Prospective payment based on diagnosis-related groups (DRGs) makes inadequate financial allowances for those Medicare patients who require expensive services such as prolonged mechanical ventilation. Prolonged mechanical ventilation is usually needed in the sickest patients who frequently require other modalities of life support, such as hemodynamic monitoring, dialysis, etc. The assumptions of relative fiscal homogeneity, upon which mechanisms of DRG reimbursement are based, are questionable for critically ill patients. This is particularly true, as this study purports to demonstrate, in situations where prolonged ventilator care becomes a life-saving necessity in critically ill patients. It has been shown that care of Medicare patients in the intensive care unit, in an by itself, is a financial problem. Since centers providing specialized medical care are more likely than others to receive such patients for complex management, the net negative consequences of insufficient payment are greatly magnified. We describe the inequities in reimbursement in a group of hospitals representing a spectrum of referral practices for Medicare patients who were mechanically ventilated.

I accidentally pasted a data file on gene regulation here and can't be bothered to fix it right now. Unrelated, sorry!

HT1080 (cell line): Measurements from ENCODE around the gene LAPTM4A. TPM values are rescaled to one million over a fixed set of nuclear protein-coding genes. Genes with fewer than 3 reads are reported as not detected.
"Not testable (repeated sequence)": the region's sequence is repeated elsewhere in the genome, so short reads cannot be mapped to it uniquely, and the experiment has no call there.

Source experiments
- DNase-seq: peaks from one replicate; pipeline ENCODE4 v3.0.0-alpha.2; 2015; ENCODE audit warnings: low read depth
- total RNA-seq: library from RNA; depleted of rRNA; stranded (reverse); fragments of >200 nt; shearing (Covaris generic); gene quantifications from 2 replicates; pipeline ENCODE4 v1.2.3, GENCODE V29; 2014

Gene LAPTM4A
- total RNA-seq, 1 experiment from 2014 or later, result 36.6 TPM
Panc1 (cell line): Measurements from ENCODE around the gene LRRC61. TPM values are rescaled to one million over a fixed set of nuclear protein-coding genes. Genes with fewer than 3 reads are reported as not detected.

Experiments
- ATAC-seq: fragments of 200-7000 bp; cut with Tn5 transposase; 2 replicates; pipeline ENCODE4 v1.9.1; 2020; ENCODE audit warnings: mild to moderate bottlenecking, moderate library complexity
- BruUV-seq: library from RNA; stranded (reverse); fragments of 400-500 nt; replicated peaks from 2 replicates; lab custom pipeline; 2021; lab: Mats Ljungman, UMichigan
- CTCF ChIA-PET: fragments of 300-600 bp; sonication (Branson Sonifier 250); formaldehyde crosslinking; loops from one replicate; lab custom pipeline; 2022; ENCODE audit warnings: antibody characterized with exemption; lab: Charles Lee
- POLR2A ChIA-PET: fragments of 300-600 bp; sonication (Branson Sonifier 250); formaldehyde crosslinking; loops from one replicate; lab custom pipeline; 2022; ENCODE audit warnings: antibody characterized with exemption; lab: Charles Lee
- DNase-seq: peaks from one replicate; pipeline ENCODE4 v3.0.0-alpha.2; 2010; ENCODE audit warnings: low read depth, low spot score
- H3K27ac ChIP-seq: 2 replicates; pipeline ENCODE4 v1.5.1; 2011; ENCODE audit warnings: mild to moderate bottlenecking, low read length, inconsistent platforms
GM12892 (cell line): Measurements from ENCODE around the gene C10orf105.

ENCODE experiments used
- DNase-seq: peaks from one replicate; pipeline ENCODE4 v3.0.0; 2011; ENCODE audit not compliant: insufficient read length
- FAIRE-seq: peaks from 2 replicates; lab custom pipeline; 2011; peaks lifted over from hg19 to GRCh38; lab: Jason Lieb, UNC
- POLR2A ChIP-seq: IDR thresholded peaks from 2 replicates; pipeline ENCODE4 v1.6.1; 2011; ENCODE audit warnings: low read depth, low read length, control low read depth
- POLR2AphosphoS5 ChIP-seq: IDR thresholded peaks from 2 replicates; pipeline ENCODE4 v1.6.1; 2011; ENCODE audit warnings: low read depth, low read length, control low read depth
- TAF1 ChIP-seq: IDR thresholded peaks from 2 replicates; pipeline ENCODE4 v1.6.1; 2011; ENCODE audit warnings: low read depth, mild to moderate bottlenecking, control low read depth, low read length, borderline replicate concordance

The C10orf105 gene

ASJC Scopus subject areas
- Pulmonary and Respiratory Medicine
- Critical Care and Intensive Care Medicine
- Cardiology and Cardiovascular Medicine